Combine one cup of cornmeal, ½ a cup of corn flour, and two tablespoons of all-purpose flour in a large bowl. Add 1 ½ teaspoons of salt, four tablespoons of castor sugar, two teaspoons of turmeric powder, one cup of small cubed Granny Smith apple, one teaspoon of minced serrano chili paste, one teaspoon of ginger juice, and one teaspoon of minced garlic paste. Add five tablespoons of water (or as needed) to mix well. Rest mixture for 15 minutes.

Place a rack in the center of the oven and preheat to 325°F. Line a rimmed cake pan with parchment paper. Grease the paper with oil.

Add one tablespoon of lemon juice and 1 ½ teaspoons of eno (sweet bicarbonate soda) to the handvo batter. Mix slowly. Add water if it's too thick, taking care to not disturb the air bubbles while mixing. Pour batter onto a greased cake pan and bake for 20 minutes or until a metal skewer comes out clean. Leave out to cool completely. Once the handvo cake is cooled, slowly turn it upside down and remove the parchment paper. Cut the cake into two-inch squares.

Meanwhile, prepare one cup of halved strawberries. Add two tablespoons of sugar and two teaspoons of lemon juice and toss to combine. Let sit at room temperature and toss and stir frequently. Then, place one square piece of handvo in the center of the serving dish. Sprinkle one teaspoon of toasted sesame seeds and crushed spring fried curry leaves. Drizzle the top with extra virgin olive oil and top with fresh strawberries.

Khaman Dhokla



In a bowl, mix one quart of minced chana dal paste*, ½ a cup of semolina, three tablespoons of sugar, four tablespoons of canola oil, one teaspoon of turmeric, salt to taste, one tablespoon of citric acid, and water as needed. Mix well. Add three tablespoons of split chickpeas, soaked, and whip the mixture with a soft hand until it forms a smooth paste.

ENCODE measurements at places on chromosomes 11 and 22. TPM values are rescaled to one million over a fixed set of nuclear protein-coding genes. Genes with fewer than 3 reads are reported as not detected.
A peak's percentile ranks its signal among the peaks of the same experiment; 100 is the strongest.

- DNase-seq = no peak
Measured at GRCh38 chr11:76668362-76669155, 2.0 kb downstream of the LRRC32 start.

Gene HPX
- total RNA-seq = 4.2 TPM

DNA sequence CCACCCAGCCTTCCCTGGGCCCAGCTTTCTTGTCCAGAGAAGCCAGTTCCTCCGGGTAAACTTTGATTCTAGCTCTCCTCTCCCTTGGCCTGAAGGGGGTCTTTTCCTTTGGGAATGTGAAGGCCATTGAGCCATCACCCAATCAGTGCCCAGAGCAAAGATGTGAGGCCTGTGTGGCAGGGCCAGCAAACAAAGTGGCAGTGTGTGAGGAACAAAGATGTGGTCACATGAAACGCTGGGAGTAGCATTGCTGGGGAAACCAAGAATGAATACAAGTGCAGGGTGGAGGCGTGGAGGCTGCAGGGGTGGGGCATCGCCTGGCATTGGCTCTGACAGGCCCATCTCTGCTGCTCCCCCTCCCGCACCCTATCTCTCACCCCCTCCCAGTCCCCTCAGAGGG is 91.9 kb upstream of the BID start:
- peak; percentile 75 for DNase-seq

Meanwhile, set up a steamer with water at the base on a high flame with one stainless steel oiled thali (round platter) in it. The water in the steamer needs to reach a boiling point. Add one teaspoon of eno to the batter. Mix gently and the mixture will seem to froth up. Immediately pour mixture over thali, and cover the steamer immediately. Cook for 30 minutes.

*For chana dal paste: Soak split chana dal for three to four hours. In a Vitamix, crush dal, adding water as needed. The batter should be pancake consistency.




In a bowl, mix two cups of whole wheat flour, two teaspoons of salt, and four tablespoons of canola oil. Rub well to incorporate. Slowly add ⅓ cup of water and knead soft dough. Cover the bowl with a damp cloth and rest at least half an hour. Just before using, knead again. Have an additional ½ cup of all-purpose flour and ¼ cup canola oil ready for the next steps.

Heat a non-stick skillet to medium heat. Divide the dough into eight uniform-sized balls. With the help of a rolling pin, roll each dough ball into a six-inch-diameter circle. Using a brush, apply a thin spread of oil and sprinkle of flour. Fold in half and repeat the process of applying oil and flour. Fold in half again to create a triangular shape. Slowly spread to reach a circle that’s approximately eight inches in diameter.

Place the rolled bread on a hot skillet. When you see it form small air bubbles, flip the bread. Drizzle one tablespoon of oil and press lightly with the help of a spatula. Flip the bread and cook until golden brown in color. Serve hot.